by Patock-Peckham and Morgan-Lopez,
21
who suggest that
these motherdaughter/fatherson patterns are the result of
modeling. That is, children imitate the behavior and absorb
the parenting parameters of the same-sex parent.
21,28
For col-
lege women, our study particularly highlighted this assim-
ilation of boundaries, as a greater number of relationships
between mothering styles and daughter affect were found
than between those of fathering styles and son affect.
Due to the greater number of relationships among mother-
daughter variables, we found that, for female students, stress
and anxiety mediate the relationships between maternal per-
missive parenting and depression, and anxiety mediates the
relationship between maternal authoritative parenting and
depression. Permissive mothering has been demonstrated to
predict low levels of empathy,
29
as well asfor college
womenimmature narcissism
22
and impulsivity.
21
These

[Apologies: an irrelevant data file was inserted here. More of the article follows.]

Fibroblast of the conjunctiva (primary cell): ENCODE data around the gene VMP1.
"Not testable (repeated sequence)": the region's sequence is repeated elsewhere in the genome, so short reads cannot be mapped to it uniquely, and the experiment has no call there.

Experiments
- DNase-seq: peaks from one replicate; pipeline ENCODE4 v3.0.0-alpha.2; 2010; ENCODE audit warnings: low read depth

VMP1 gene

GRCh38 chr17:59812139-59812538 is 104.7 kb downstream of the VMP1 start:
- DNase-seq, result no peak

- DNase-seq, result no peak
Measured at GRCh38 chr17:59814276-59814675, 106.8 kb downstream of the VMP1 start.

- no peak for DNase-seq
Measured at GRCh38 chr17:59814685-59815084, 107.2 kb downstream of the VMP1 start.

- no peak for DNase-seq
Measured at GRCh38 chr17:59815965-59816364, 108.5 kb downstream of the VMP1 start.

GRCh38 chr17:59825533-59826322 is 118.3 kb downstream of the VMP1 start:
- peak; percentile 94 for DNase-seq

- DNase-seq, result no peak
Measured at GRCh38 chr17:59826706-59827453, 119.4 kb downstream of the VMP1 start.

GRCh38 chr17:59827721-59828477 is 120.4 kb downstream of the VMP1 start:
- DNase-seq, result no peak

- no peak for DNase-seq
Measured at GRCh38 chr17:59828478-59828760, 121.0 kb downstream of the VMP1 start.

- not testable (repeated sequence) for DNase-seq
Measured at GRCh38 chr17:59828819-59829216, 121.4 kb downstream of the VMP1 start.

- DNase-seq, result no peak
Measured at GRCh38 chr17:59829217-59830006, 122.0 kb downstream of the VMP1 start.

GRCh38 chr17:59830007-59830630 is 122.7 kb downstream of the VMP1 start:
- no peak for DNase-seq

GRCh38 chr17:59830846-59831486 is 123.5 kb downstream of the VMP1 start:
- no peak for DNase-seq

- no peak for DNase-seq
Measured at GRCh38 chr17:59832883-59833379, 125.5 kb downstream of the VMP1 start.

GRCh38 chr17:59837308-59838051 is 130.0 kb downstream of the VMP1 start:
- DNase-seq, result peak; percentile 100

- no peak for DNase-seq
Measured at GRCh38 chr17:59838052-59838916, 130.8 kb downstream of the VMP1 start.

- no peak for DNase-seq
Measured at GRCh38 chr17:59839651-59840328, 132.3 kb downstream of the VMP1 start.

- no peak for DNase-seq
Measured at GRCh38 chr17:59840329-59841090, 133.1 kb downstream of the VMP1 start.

collective characteristics, which likely come about due to
little restriction of behavior during formative years, can re-
sult in, as Baumrind
30 (p405)
theorized, greedy, demanding,
inconsiderate children. As a result, little self-management or
self-regulatory skills are learned, and upon entering the col-
lege environment and its new set of restrictions (eg, school
work deadlines) and relationships, these characteristics are
likely to set the stage for an increased number of stressors.
This increase in stress then leads to depressive symptoms,
perhaps due to a more negative assessment of the transition
and thus a negative outlook.
For male students, we did not nd enough relationships
between parenting styles and affective variables to test for
any models of mediation. The weaker relationships between
parenting styles and male student outcomes is consistent with
previous research,
16,21,22
as well as with research that indi-
cates that boys suggestibility decreases as they age.
31
Fu-
ture research may provide further evidence as to whether this
weaker relationship is primarily due to differences in cultural
upbringing and socialization differences or genetic factors.
Only 2 signicant relationships between fathering styles
and sons affect were found, perhaps in part because fathering
styles were so strongly and positively correlated with one an-
other. These high intercorrelations between fathering styles
contradict both theory
16